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Acosta v. Cathedral Buffet, Inc.

United States Court of Appeals, Sixth Circuit

May 24, 2018

R. Alexander Acosta, Secretary of Labor, Plaintiff-Appellee,
Cathedral Buffet, Inc.; Ernest Angley, Defendants-Appellants.

          Appeal from the United States District Court for the Northern District of Ohio at Akron. No. 5:15-cv-01577-Benita Y. Pearson, District Judge.

         ON MOTIONS:

          Todd A. Mazzola, RODERICK LINTON BELFANCE, LLP, Akron, Ohio, for Appellants.

         IN RESPONSE:

          Mary E. McDonald, UNITED STATES DEPARTMENT OF LABOR, Washington, D.C., for Appellee.

          Before: SILER, KETHLEDGE, and THAPAR, Circuit Judges.


         This matter is before the court upon Defendants-Appellants Cathedral Buffet, Inc., and Reverend Ernest Angley's motion for leave to file a petition for costs and attorney's fees under the Equal Access to Justice Act (EAJA), 28 U.S.C. § 2412.[1]

         On April 16, we reversed the district court's judgment against Cathedral Buffet and Angley, president of the Buffet and pastor of the Grace Cathedral church, which found them liable under the Fair Labor Standards Act (FSLA) for back wages owed to church member volunteers who worked at the restaurant. See Acosta v. Cathedral Buffet, Inc., 887 F.3d 761 (6th Cir. 2018). We held that the volunteers were not FLSA employees because they did not work in expectation of compensation, as required by Supreme Court precedent. Id. at 766-67 (citing Tony & Susan Alamo Found. v. Sec'y of Labor, 471 U.S. 290, 302 (1985); Walling v. Portland Terminal Co., 330 U.S. 148, 152 (1947)).

         Cathedral Buffet now seeks to recover its costs and attorney's fees for the entire litigation from the Department of Labor (DOL). The EAJA provides, in pertinent part, that in an action brought by or against the United States, "a court shall award to a prevailing party other than the United States fees and other expenses . . . incurred by that party . . . unless the court finds that the position of the United States was substantially justified or that special circumstances make an award unjust." 28 U.S.C. § 2412(d)(1)(A). To recover costs and fees under the EAJA, the applicant must satisfy four criteria: "(1) that the fee applicant be a prevailing party; (2) that the government's position not be substantially justified; (3) that no special circumstances make an award unjust; and (4) that the fee applicant file the requisite application within thirty days of final judgment." Townsend v. Soc. Sec. Admin., 486 F.3d 127, 129-30 (6th Cir. 2007) (citation omitted).

         Ultimately, Cathedral Buffet intends to argue that the DOL's position throughout this litigation-that the church member volunteers were FLSA employees-was not substantially justified. The preliminary question before the court is whether Cathedral Buffet's EAJA petition for costs and fees should be filed here and decided by this court in the first instance.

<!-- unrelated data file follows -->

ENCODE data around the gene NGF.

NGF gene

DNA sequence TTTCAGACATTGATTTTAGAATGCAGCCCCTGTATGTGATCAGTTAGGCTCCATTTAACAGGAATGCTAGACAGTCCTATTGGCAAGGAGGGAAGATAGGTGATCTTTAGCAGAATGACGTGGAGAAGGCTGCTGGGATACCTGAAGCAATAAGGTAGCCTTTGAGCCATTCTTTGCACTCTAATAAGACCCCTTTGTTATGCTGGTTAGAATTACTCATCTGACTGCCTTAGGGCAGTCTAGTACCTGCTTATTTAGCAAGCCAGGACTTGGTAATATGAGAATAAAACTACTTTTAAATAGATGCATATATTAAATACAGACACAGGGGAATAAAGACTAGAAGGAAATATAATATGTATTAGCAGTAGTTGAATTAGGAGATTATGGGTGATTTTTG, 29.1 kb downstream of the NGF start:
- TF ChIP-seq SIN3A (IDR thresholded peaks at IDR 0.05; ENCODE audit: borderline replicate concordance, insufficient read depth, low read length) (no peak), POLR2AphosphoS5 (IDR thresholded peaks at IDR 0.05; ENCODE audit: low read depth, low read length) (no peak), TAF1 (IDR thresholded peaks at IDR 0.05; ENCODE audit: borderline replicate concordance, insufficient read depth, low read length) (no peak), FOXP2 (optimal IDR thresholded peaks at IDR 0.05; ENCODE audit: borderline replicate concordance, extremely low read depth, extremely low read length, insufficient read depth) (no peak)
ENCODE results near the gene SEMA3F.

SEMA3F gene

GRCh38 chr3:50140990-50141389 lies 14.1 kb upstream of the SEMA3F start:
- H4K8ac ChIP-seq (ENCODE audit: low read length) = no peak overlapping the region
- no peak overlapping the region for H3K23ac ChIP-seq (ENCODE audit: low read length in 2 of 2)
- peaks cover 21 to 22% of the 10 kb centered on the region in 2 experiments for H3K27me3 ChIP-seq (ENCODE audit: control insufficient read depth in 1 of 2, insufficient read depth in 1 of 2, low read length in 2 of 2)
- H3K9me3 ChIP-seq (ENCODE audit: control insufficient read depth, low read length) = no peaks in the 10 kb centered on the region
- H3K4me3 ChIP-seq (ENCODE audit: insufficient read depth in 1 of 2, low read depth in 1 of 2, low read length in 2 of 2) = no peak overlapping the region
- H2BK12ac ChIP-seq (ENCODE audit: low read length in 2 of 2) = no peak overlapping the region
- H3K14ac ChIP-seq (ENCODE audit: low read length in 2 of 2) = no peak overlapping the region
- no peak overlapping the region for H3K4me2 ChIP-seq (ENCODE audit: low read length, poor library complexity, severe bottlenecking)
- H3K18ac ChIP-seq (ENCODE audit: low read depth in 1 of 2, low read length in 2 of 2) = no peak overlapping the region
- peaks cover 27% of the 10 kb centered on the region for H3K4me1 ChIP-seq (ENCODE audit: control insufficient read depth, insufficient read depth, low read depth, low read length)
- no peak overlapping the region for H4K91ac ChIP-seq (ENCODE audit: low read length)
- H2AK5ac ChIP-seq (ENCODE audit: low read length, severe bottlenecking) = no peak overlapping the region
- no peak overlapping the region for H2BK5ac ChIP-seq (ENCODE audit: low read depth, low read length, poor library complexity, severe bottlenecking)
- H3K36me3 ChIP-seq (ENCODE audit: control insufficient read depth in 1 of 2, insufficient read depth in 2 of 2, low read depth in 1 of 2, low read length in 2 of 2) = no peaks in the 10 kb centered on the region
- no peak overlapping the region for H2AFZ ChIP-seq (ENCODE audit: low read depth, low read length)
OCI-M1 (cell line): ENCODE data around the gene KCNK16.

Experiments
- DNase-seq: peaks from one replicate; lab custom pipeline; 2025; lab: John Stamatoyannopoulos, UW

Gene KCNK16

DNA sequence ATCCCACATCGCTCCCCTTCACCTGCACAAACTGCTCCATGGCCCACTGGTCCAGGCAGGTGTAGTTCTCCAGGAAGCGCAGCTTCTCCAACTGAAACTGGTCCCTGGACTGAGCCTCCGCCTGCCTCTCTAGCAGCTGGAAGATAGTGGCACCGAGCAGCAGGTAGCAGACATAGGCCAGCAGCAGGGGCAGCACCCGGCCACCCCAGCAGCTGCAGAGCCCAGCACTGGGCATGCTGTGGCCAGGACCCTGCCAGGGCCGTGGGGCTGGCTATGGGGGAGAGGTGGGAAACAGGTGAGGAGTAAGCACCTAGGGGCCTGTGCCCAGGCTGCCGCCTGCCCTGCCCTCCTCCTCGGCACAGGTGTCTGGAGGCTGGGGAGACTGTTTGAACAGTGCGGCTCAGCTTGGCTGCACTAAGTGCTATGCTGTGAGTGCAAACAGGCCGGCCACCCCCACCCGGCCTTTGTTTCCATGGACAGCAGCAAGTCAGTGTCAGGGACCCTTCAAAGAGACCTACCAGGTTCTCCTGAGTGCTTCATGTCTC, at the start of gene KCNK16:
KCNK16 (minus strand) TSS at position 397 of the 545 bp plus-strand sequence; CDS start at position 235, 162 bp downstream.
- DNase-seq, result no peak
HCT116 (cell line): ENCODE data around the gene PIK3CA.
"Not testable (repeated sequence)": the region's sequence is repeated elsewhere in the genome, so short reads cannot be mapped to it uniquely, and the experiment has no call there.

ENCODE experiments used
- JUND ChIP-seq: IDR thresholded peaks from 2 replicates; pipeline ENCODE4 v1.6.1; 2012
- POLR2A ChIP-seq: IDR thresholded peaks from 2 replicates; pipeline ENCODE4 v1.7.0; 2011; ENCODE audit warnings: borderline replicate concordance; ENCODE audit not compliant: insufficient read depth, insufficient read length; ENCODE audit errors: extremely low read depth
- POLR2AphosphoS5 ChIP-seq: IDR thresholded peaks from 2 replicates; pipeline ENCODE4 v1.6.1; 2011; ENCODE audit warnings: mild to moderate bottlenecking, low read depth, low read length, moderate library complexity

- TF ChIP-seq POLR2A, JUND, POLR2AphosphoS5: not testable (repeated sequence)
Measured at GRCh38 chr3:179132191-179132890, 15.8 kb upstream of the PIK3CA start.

The EAJA does not specify where a petition for costs and fees may or must be filed, but simply provides that "a court shall award" costs and fees when the other statutory requirements are satisfied. 28 U.S.C. § 2412(d)(1)(A). Although it remains an open question in this circuit, other circuits hold that the courts of appeal possess jurisdiction to award fees under the EAJA. E.g., Orn v. Astrue, 511 F.3d 1217, 1219 (9th Cir. 2008). However, "in the usual case in which fees are sought for the entire litigation, the determination of whether the government was 'substantially justified' . . . is for the district court to make." United States v. Real Property Known as 22249 Dolorosa St., 190 F.3d 977, 981 (9th Cir. 1999). This is because "the district court may have insights not conveyed by the record, into such matters as whether particular evidence was worthy of being relied upon, or whether critical facts could easily have been verified by the Government." Pierce v. Underwood, 487 U.S. 552, 560 (1988).

         Cathedral Buffet's arguments in favor of litigating costs and fees in this court can be distilled to a single point: it does not wish to argue before the district court that the DOL's position in this case was unreasonable, when that same district court adopted the DOL's position following the bench trial. Although this desire is perhaps understandable, it is not a legitimate reason to forgo judicial economy.

         To the contrary, judicial economy strongly favors having the district court adjudicate Cathedral Buffet's petition in the first instance. The DOL notes, correctly, that further fact-finding may be necessary to determine if Cathedral Buffet is entitled to costs and fees under the EAJA, and if so, to resolve any disputes regarding the amount of that entitlement. As previously stated: "We do not have a witness chair for hearing evidence, and we are not in a position to conduct an evidentiary hearing where proof is offered on the question of attorney's fees." O'Bryan v. Saginaw Cty., 722 F.2d 313, 314 (6th Cir. 1983).

         Further, the district court has more extensive knowledge than do we regarding how the litigation unfolded below. While we may have the power to entertain Cathedral Buffet's petition, the district court is certainly better-equipped to determine the amount of fees, if any, that should be awarded for counsel's work at that level. And it makes little sense to entertain Cathedral Buffet's request for appellate costs and fees separately in this court, since that would effectively require the parties to litigate the same issues simultaneously in two different courts. Judicial economy will be best served by allowing the district court to rule upon Cathedral Buffet's petition for costs and fees in the ...

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